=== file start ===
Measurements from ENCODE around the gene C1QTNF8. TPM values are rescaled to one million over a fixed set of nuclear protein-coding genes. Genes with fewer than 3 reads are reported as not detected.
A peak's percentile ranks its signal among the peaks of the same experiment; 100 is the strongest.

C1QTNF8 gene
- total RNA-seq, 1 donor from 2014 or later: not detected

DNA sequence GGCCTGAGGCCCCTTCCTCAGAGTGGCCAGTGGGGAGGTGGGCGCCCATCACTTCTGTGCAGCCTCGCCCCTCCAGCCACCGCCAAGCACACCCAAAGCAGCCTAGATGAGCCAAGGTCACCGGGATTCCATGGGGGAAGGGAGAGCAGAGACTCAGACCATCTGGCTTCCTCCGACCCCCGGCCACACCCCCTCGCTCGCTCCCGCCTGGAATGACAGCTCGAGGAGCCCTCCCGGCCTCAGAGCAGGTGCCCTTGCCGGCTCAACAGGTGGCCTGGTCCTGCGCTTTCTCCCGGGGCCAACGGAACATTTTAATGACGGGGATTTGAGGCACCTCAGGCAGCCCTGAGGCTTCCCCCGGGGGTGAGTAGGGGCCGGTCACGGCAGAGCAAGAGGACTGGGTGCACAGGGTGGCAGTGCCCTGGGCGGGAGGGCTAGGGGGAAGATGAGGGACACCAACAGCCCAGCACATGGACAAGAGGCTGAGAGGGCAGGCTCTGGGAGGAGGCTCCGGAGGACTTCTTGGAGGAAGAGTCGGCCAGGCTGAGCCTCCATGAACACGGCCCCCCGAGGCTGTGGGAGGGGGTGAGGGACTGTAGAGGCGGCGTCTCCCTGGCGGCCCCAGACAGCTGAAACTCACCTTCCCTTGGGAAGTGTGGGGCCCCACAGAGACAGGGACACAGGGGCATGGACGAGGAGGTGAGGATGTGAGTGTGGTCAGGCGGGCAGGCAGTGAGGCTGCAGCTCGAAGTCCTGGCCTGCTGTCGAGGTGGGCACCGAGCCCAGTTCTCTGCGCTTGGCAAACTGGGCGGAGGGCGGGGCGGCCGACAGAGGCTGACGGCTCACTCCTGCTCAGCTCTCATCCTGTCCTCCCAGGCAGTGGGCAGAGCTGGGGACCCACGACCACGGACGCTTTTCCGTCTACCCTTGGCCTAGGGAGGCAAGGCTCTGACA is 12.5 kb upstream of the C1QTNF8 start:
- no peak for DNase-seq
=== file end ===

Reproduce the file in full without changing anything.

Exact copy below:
Measurements from ENCODE around the gene C1QTNF8. TPM values are rescaled to one million over a fixed set of nuclear protein-coding genes. Genes with fewer than 3 reads are reported as not detected.
A peak's percentile ranks its signal among the peaks of the same experiment; 100 is the strongest.

C1QTNF8 gene
- total RNA-seq, 1 donor from 2014 or later: not detected

DNA sequence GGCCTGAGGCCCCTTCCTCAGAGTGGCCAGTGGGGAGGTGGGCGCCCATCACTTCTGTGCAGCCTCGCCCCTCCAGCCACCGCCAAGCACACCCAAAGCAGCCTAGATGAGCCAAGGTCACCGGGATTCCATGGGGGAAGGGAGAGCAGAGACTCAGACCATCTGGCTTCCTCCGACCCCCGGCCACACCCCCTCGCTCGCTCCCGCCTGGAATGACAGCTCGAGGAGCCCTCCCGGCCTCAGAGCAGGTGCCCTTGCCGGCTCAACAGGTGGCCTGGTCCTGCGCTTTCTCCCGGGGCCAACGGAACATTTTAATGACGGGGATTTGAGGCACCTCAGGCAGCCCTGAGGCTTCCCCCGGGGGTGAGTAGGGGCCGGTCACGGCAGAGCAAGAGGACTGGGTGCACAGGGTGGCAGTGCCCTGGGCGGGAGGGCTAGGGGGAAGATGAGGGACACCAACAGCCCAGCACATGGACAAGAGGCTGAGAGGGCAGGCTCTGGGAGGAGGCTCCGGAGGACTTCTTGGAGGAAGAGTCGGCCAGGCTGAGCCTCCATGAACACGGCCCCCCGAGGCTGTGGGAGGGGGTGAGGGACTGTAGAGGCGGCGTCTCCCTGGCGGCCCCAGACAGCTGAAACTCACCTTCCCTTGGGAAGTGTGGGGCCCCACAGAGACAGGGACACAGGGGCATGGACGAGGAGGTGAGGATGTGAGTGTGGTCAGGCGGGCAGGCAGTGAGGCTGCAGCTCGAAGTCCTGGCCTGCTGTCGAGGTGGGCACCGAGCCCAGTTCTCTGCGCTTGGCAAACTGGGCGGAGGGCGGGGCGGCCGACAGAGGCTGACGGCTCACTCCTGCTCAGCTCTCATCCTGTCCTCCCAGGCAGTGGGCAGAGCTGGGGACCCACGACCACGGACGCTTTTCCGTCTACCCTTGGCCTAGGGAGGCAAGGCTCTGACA is 12.5 kb upstream of the C1QTNF8 start:
- no peak for DNase-seq